The Sugar House ★★★★ Finborough Theatre | Oct 27 - Nov 20, 2021


The Sugar House is a saga chronicling three generations of an Australian family while focussing on its women. The story has parallels both to the history of Australia, from the early transportation of convicts to present development into a first-world society, and to the dirty, labour intensive process of sugar refining. Author, Alana Valentine, has a wonderful ear for dialogue and the language of the characters is vivid and engaging. For us, there were some issues with the exposition which on occasion seemed unclear and at other times was rather hammered home. The work is also heavy with issues: how does the past and "bad blood" colour one's future; how can one be socially mobile without losing one's true self and a legitimate sense of outrage; how does the political and justice system fairly serve the interests of all citizens. The story really belongs to the matriarch, June Macreadie, who is well-drawn and is beautifully interpreted by Janine Ulfane. Her performance radiates strength and resilience. However, while her character is the centre of the work, the other performances are all equally powerful. Patrick Toomey does an excellent job of understatement as June's husband and in other small roles. Fiona Skinner gets it just right as the daughter who fails to meet her mother's expectations, while her feckless brother, well played by Adam Fitzgerald, is indulged because of his gender. However, he does come right in the end when taken in hand by the right woman nicely played by Lea Dube. Jessica Zerlina Leafe as the hope of the clan does a superb job of taking her character from curious youngster to student rebel. Unlike so many actors we've seen lately, she actually pulls off the difficult feat of creating a believable child persona, and she also sensitively captures the angst of being the vehicle of her family's aspirations. The minimalist set puts all the focus on the actors, and they create a believable and engaging world which offers fascinating insight into Australian society while also tackling some universal themes.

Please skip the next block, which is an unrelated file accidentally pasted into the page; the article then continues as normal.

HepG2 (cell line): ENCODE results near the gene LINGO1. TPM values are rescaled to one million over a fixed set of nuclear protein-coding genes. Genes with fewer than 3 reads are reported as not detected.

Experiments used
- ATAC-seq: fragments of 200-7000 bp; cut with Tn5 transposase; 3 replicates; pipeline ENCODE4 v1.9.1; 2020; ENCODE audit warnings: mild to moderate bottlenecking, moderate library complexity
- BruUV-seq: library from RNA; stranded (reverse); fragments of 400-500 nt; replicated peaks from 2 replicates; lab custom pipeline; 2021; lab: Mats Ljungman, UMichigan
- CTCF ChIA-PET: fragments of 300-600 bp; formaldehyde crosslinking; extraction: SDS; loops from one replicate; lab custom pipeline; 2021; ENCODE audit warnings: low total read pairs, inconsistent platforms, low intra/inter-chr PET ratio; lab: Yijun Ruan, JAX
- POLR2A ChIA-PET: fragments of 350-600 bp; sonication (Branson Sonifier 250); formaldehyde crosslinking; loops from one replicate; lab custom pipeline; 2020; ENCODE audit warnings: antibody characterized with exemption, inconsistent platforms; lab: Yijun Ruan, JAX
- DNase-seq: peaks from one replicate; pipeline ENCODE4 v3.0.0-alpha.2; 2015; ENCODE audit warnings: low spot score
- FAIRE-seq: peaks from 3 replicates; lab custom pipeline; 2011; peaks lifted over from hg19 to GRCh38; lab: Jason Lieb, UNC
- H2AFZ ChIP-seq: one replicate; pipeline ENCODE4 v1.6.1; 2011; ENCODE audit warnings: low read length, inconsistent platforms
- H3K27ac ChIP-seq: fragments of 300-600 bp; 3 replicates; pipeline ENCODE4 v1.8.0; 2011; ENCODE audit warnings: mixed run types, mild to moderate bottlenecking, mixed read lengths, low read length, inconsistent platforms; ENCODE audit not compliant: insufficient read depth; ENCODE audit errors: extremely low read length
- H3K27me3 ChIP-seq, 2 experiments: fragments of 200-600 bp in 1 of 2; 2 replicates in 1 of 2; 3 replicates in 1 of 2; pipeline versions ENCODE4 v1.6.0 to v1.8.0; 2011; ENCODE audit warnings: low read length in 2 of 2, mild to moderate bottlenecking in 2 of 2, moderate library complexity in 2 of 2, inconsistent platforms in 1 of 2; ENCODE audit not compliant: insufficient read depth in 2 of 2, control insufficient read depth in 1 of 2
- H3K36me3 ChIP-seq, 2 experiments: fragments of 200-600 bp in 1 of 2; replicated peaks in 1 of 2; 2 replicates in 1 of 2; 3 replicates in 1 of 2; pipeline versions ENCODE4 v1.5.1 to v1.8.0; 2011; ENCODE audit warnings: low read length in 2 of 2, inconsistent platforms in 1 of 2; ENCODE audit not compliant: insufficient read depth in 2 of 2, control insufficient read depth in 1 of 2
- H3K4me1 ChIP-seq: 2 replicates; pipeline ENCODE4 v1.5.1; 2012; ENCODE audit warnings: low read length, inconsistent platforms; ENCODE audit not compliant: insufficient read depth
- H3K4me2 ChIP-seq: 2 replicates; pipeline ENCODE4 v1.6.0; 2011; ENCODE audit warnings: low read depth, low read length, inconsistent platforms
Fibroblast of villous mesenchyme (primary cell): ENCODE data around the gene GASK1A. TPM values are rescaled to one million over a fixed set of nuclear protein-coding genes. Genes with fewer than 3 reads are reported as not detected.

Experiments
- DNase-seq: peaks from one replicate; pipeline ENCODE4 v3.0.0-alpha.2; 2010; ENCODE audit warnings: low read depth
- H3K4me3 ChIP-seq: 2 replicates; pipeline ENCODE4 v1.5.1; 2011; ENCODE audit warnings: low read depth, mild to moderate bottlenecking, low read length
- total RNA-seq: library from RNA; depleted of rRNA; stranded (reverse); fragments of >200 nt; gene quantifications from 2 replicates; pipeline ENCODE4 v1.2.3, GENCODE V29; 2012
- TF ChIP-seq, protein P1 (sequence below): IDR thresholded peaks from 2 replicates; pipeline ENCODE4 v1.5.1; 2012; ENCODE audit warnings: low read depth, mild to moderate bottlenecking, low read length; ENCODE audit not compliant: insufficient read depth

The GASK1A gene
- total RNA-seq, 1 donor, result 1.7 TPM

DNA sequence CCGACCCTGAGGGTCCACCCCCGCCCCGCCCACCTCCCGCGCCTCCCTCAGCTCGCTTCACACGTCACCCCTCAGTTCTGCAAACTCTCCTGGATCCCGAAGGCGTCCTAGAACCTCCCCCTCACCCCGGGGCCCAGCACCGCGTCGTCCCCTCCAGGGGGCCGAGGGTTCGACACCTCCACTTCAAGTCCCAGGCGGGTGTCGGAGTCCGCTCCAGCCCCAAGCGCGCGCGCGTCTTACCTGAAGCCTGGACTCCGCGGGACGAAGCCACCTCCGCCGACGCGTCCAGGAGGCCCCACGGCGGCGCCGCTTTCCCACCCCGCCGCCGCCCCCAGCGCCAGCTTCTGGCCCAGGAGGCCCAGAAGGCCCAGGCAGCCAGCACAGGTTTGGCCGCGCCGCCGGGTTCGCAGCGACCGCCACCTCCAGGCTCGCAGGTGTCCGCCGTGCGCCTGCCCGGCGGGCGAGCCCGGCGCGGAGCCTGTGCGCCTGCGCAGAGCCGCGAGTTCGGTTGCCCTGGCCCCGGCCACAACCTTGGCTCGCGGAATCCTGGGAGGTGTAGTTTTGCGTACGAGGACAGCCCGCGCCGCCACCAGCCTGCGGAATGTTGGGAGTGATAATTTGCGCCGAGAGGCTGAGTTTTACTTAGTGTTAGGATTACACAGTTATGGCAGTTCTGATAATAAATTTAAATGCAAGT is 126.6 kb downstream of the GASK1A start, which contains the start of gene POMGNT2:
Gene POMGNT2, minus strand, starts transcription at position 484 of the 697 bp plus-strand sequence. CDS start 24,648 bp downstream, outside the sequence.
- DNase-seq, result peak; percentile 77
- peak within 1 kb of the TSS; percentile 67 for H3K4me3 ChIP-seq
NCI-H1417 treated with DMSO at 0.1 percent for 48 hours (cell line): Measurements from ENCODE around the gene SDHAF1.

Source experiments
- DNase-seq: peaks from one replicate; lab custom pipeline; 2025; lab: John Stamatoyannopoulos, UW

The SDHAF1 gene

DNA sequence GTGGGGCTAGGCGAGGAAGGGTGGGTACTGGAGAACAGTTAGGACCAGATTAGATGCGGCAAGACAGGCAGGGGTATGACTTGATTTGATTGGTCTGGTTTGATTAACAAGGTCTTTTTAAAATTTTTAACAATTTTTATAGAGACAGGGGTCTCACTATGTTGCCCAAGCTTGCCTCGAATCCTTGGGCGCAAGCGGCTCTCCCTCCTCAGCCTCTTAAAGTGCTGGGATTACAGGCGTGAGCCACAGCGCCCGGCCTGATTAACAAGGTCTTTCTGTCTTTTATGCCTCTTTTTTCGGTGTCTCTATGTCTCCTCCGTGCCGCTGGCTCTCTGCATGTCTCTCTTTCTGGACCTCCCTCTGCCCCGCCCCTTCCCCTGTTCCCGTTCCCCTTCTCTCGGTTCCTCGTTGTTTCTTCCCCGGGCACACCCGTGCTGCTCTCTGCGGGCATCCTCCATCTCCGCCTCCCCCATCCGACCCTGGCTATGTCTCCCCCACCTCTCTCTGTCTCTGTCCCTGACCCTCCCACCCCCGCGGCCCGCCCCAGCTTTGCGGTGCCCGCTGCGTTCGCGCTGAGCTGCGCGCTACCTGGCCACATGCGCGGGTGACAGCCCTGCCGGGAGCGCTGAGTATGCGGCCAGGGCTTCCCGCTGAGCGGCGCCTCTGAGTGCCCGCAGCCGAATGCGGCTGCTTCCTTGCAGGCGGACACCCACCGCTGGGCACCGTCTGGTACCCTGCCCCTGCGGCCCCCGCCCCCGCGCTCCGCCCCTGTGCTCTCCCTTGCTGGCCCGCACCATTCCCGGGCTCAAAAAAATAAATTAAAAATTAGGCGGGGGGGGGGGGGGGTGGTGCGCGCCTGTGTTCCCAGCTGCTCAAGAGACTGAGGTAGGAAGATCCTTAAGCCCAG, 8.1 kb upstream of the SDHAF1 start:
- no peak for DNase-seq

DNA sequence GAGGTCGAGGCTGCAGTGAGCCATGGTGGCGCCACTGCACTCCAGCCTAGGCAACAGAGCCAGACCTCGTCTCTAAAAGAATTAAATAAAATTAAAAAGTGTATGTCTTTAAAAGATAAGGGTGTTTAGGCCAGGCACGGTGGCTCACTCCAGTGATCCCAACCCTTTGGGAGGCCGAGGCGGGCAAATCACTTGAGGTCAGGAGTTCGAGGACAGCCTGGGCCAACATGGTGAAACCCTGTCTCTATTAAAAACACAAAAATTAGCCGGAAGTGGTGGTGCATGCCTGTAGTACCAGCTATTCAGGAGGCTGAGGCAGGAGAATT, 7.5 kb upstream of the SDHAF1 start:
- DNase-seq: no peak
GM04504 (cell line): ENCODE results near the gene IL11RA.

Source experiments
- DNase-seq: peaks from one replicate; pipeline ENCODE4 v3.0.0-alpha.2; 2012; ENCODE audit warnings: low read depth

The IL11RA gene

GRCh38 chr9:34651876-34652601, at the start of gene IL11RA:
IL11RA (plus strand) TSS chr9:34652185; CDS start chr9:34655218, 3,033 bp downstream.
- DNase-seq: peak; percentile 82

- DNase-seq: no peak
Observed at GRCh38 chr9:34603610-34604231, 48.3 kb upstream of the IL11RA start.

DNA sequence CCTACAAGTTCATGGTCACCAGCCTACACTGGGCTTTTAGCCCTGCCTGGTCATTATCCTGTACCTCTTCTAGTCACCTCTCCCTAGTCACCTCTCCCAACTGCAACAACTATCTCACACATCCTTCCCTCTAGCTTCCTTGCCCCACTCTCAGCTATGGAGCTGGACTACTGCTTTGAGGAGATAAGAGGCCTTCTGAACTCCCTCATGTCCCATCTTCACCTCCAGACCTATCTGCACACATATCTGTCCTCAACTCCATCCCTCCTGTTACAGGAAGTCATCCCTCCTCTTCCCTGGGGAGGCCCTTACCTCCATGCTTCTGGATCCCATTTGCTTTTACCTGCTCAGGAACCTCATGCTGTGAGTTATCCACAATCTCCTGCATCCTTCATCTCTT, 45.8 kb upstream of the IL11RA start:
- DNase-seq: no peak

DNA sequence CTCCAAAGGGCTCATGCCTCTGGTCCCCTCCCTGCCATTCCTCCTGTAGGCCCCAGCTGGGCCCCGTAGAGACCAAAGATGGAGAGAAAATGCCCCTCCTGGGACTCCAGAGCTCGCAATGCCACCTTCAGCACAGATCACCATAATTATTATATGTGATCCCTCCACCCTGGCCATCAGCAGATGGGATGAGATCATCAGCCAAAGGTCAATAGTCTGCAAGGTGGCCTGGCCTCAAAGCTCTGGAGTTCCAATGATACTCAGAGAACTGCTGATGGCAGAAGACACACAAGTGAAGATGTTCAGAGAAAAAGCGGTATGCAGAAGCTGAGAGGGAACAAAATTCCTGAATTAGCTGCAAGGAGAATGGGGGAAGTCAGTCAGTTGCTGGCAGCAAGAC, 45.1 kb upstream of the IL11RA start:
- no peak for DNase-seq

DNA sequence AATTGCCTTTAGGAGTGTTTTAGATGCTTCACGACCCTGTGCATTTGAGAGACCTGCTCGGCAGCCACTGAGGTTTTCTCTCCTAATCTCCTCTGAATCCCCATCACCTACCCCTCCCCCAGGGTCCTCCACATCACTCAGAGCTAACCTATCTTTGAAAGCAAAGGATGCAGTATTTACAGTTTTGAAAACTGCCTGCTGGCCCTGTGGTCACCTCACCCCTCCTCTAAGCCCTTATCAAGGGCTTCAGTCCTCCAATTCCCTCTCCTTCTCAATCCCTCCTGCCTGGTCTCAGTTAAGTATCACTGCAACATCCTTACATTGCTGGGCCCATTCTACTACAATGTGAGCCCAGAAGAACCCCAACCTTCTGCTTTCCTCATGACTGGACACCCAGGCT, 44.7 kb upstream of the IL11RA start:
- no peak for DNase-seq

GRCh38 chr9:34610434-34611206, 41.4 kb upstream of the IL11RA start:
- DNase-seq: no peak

Rated: ★★★★

Reviewed by J.C.
Photo by Pamela Raith.

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